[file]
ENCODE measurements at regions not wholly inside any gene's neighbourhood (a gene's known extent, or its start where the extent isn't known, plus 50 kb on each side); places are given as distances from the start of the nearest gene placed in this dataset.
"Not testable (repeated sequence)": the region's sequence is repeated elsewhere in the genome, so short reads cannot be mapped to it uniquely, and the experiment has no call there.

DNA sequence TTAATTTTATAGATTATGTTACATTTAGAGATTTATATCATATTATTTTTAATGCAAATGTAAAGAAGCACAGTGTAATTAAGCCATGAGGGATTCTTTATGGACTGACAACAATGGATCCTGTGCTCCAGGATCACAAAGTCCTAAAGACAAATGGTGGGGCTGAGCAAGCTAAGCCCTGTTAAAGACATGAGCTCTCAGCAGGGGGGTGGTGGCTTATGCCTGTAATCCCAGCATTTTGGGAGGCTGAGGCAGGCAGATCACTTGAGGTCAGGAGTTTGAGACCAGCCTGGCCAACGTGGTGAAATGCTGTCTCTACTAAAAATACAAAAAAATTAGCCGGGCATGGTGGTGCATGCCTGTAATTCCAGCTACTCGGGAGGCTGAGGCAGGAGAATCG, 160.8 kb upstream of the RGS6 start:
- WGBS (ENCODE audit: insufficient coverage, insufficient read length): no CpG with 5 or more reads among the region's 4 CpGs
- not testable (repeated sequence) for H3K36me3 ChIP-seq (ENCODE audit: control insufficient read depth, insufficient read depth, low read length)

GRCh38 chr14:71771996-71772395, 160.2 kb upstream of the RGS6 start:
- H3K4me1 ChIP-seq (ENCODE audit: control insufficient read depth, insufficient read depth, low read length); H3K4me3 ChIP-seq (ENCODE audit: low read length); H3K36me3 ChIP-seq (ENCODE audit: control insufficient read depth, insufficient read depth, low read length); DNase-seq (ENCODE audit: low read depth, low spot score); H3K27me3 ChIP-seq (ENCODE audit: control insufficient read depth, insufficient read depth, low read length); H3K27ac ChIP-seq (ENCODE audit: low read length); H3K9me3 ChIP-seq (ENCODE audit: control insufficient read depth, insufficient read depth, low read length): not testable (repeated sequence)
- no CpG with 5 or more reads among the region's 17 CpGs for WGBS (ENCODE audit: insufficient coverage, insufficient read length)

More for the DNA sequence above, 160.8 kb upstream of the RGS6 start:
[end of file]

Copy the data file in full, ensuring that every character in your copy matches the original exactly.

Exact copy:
ENCODE measurements at regions not wholly inside any gene's neighbourhood (a gene's known extent, or its start where the extent isn't known, plus 50 kb on each side); places are given as distances from the start of the nearest gene placed in this dataset.
"Not testable (repeated sequence)": the region's sequence is repeated elsewhere in the genome, so short reads cannot be mapped to it uniquely, and the experiment has no call there.

DNA sequence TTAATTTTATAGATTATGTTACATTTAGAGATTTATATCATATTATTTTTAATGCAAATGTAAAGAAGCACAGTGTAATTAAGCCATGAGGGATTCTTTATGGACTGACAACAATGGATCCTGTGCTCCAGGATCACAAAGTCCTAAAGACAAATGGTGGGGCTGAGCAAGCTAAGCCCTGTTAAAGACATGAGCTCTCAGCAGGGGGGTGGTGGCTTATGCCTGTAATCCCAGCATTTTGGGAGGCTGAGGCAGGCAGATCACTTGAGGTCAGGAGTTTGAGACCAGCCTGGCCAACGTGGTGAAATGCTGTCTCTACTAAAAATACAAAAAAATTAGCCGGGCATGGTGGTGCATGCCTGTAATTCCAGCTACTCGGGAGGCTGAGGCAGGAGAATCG, 160.8 kb upstream of the RGS6 start:
- WGBS (ENCODE audit: insufficient coverage, insufficient read length): no CpG with 5 or more reads among the region's 4 CpGs
- not testable (repeated sequence) for H3K36me3 ChIP-seq (ENCODE audit: control insufficient read depth, insufficient read depth, low read length)

GRCh38 chr14:71771996-71772395, 160.2 kb upstream of the RGS6 start:
- H3K4me1 ChIP-seq (ENCODE audit: control insufficient read depth, insufficient read depth, low read length); H3K4me3 ChIP-seq (ENCODE audit: low read length); H3K36me3 ChIP-seq (ENCODE audit: control insufficient read depth, insufficient read depth, low read length); DNase-seq (ENCODE audit: low read depth, low spot score); H3K27me3 ChIP-seq (ENCODE audit: control insufficient read depth, insufficient read depth, low read length); H3K27ac ChIP-seq (ENCODE audit: low read length); H3K9me3 ChIP-seq (ENCODE audit: control insufficient read depth, insufficient read depth, low read length): not testable (repeated sequence)
- no CpG with 5 or more reads among the region's 17 CpGs for WGBS (ENCODE audit: insufficient coverage, insufficient read length)

More for the DNA sequence above, 160.8 kb upstream of the RGS6 start: